Most controversially, the report is believed to charge that Israel’s handling of the migrants puts it in violation of the U.N. refugee convention, which was drafted, largely at Israel’s initiative, in response to the international abandonment of Jewish refugees during World War II.
Caroline Glick / Wikimedia Commons
From the New Jersey Jewish News comes word that the campus Hillel at Rutgers, the state university of New Jersey, recently sponsored an appearance by a militant one-stater. The program was co-sponsored by, among others, two nearby Jewish federations including the state’s largest, the Jewish Federation of MetroWest (through its Jewish community relations committee).
You might think there’s a scandal brewing. But not likely. The one-stater in question is the fiery right-wing Israeli columnist Caroline Glick, senior contributing editor of the Jerusalem Post. Glick’s new book “The Israeli Solution: A One-State Plan for Peace in the Middle East” calls for Israeli annexation of the West Bank, a position she’s advocated for years. She’s vehemently opposed to the two-state solution. Her March 11 talk was also cosponsored by the equally one-statist Zionist Organization of America. It was “supported” by the Jewish Federation of Greater Middlesex County, where Rutgers is located.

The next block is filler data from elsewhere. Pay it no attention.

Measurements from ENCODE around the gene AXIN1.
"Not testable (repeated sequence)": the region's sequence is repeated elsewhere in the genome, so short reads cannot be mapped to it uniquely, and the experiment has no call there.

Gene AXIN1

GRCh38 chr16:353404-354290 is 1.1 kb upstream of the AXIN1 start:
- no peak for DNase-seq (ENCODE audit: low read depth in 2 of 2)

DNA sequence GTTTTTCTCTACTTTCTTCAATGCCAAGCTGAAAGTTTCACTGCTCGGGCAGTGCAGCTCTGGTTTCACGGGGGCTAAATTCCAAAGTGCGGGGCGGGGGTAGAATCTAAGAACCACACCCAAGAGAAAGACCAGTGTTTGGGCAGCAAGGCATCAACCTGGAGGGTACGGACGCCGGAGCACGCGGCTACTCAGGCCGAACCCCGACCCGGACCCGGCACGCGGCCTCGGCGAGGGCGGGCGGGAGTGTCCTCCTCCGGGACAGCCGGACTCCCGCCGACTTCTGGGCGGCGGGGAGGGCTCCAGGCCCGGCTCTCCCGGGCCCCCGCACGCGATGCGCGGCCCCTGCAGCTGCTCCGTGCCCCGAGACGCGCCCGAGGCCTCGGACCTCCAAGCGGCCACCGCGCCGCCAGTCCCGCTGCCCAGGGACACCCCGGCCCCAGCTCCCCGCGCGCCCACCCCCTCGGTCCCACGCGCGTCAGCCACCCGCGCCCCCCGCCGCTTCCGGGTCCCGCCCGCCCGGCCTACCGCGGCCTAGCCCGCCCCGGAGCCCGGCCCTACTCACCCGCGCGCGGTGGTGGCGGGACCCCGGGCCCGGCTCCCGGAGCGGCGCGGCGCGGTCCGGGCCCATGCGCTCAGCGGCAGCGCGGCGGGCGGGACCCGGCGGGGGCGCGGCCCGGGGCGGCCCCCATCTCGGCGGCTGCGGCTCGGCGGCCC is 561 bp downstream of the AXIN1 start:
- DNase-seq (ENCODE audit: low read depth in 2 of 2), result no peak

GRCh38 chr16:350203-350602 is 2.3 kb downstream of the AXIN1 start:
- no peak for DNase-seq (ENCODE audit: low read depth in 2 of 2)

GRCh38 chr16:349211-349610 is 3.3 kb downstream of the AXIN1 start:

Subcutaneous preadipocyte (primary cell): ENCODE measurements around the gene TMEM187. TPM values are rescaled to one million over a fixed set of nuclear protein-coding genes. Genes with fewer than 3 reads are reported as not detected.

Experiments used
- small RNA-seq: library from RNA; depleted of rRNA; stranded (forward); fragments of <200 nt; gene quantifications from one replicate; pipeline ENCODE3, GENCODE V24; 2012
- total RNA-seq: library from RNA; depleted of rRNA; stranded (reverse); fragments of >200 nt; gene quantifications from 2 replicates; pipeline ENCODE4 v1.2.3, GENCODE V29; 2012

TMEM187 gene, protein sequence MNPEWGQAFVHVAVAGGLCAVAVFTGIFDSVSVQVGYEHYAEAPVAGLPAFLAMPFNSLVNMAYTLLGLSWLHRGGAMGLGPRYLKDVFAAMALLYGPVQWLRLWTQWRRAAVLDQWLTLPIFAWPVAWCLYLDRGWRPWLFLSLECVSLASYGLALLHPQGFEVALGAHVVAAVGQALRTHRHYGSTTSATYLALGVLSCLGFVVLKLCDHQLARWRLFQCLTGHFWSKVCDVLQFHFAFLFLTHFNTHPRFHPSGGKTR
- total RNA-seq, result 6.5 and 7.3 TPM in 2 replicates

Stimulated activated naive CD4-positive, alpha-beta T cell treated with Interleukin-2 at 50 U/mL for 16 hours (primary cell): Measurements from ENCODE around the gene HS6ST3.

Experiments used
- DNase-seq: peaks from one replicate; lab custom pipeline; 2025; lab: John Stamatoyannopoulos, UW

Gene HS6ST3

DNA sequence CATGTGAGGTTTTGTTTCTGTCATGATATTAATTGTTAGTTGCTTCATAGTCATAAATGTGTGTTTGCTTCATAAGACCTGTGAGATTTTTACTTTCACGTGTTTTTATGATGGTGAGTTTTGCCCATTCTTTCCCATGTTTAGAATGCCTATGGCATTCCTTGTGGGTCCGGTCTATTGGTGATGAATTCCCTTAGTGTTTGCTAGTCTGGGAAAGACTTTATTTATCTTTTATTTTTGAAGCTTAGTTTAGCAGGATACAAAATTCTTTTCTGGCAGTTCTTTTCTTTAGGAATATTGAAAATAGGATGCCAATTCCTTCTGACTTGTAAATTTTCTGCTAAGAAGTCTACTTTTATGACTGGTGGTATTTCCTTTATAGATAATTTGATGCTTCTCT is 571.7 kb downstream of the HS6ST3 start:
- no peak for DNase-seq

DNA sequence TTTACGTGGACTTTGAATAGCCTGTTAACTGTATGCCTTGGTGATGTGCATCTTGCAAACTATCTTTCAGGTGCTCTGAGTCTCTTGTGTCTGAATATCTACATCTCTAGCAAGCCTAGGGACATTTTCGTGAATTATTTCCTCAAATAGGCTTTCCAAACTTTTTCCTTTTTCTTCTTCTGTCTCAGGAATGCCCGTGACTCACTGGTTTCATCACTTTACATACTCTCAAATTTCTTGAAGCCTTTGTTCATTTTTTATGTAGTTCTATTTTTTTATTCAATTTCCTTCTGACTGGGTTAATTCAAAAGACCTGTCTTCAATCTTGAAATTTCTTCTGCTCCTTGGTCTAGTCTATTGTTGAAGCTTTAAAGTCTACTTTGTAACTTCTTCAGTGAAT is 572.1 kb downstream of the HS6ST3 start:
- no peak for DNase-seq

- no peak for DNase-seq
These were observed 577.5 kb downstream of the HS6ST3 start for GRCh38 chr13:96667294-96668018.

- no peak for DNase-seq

Whether Glick’s Rutgers appearance violates the much-discussed national Hillel guidelines governing campus programming is probably a matter of interpretation. Contrary to popular belief, the guidelines don’t actually say anything about potential speakers supporting a two-state solution. They say that Hillel “will not partner with, house, or host” organizations or speakers that “Deny the right of Israel to exist as a Jewish and democratic state with secure and recognized borders.” Unlike, say, AIPAC, which “strongly supports a two-state solution,” Hillel has no opinion on the matter.